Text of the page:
Since 2014, the Arts & Humanities Faculty at the University of Sheffield has run a project called The Image Speaks. The aim of the project is to create a photograph that speaks of our individual research projects. This year it was my turn to take part…
When I started the project, I thought that it would be fairly straightforward for me. After all, photographs are central to my investigation. In my first year of research, I spent quite a lot of time ruminating on the history of the photograph, on the distinct processes that produce images of varying colour intensity and the processes of deterioration. The family album is at the core of many family stories – even when it is absent.
However, I struggled to settle on a single idea. My work is full of images. Lots of them. We were asked to bring in an image of our research and I made a collage. Masses of ideas strung together. Fortunately, for this project the responsibility was shared. I attempted to describe my research to the photographer, Andy Brown, and almost immediately he was able to crystallise my rambling thoughts into a single nugget.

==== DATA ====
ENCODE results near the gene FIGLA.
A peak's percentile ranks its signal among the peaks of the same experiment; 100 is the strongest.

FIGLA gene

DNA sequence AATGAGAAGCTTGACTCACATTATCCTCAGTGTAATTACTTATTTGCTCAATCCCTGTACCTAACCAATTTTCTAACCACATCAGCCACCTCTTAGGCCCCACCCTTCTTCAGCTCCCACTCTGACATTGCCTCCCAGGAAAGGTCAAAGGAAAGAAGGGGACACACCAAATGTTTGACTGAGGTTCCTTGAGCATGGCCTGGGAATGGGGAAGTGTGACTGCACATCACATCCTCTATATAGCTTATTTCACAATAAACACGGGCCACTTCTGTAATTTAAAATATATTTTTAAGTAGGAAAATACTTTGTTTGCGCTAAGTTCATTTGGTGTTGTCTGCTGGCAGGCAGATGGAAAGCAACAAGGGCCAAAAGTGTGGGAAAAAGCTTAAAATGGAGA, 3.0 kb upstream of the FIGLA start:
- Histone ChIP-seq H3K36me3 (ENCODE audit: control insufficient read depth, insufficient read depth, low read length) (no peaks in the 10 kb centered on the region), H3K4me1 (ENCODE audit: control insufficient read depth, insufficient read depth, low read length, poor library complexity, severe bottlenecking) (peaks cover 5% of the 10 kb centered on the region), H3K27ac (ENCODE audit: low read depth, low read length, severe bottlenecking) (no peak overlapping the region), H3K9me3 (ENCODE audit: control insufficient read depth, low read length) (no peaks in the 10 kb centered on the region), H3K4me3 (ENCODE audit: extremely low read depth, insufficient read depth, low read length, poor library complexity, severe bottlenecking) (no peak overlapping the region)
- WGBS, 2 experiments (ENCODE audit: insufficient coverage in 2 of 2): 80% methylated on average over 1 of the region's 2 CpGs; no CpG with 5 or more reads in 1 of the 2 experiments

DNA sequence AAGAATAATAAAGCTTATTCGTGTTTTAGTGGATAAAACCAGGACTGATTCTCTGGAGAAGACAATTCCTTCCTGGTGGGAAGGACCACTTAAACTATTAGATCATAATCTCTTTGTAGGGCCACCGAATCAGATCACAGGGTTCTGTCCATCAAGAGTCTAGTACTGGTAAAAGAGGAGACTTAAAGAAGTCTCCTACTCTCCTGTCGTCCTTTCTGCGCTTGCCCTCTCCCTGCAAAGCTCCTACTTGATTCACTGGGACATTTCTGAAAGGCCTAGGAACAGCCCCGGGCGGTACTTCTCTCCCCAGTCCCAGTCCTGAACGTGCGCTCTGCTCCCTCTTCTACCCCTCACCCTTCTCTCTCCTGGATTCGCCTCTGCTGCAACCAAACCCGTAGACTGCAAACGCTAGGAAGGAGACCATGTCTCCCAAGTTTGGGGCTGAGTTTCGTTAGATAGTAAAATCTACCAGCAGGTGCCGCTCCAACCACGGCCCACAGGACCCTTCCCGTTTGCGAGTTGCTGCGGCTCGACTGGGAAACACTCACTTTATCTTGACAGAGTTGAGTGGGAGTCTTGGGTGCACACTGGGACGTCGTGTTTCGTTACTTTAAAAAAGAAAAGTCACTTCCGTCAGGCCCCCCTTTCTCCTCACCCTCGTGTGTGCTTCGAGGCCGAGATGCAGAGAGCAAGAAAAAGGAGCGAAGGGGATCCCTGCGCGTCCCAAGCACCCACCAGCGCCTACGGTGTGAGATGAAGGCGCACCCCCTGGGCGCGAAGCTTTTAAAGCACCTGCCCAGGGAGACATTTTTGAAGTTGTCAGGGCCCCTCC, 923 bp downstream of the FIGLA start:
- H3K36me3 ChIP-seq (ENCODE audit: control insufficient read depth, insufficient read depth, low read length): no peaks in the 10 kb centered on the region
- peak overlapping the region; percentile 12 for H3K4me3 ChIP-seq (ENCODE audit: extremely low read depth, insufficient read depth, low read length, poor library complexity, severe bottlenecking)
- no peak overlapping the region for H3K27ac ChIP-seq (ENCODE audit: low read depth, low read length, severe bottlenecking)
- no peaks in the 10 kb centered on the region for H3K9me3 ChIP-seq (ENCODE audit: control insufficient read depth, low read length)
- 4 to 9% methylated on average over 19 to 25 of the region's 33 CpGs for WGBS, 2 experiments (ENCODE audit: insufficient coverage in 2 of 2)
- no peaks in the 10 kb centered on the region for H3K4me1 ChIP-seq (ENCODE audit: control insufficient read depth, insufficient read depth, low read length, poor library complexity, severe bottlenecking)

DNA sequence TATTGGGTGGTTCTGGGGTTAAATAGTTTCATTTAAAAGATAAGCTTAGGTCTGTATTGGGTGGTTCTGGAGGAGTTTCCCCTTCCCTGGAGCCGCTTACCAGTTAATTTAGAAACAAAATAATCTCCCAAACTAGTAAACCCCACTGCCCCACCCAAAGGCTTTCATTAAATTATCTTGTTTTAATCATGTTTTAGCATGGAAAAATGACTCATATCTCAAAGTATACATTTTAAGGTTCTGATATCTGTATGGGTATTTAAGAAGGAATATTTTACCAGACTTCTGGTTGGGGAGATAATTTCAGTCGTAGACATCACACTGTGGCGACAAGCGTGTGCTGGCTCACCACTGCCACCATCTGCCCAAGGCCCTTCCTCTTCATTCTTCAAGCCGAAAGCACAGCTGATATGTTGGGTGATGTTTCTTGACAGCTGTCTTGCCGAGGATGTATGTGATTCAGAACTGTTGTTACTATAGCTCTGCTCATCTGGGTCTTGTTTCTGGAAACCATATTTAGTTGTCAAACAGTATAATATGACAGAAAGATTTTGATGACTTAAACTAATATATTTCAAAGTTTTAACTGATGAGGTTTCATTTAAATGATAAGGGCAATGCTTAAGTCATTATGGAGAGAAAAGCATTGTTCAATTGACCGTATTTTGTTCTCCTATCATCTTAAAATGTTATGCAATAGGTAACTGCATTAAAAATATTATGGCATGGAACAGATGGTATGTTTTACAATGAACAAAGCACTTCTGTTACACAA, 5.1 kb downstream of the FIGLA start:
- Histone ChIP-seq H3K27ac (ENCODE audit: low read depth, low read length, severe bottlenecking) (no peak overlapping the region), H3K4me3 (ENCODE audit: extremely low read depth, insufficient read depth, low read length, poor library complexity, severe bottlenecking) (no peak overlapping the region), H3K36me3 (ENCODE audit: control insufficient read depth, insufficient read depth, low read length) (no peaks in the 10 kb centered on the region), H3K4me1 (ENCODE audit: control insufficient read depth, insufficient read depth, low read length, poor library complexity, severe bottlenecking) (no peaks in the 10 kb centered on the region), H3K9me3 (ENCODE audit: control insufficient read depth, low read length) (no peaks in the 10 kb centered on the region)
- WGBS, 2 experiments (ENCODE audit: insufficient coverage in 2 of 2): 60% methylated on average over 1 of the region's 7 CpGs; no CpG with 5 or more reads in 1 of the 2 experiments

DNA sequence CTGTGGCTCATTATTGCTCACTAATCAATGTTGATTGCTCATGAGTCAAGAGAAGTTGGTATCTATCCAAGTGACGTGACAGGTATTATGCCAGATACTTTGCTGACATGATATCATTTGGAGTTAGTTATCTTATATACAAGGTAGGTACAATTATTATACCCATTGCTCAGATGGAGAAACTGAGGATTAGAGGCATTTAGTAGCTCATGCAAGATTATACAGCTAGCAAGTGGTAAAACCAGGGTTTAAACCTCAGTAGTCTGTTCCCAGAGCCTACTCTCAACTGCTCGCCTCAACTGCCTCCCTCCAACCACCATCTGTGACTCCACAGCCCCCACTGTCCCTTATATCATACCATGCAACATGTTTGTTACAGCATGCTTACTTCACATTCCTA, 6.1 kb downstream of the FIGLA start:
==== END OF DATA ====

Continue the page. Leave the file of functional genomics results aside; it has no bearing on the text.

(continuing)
The result is the photograph that you can see here: https://www.sheffield.ac.uk/polopoly_fs/1.779158!/file/TIS_5_Online_Essays.pdf
Mine is number 8 on pages 17-18 – but while you’re there I would recommend that you spend some time looking at the other photographs and reading their essays. Especially that of my fellow theatre scholar Cath Badham, which reflects on the making visible of the backstage labour.
My essay explains what Andy and I were trying to show with our photograph – so I won’t say anything more about that in this blog, but please do let me know what you think @heardofcats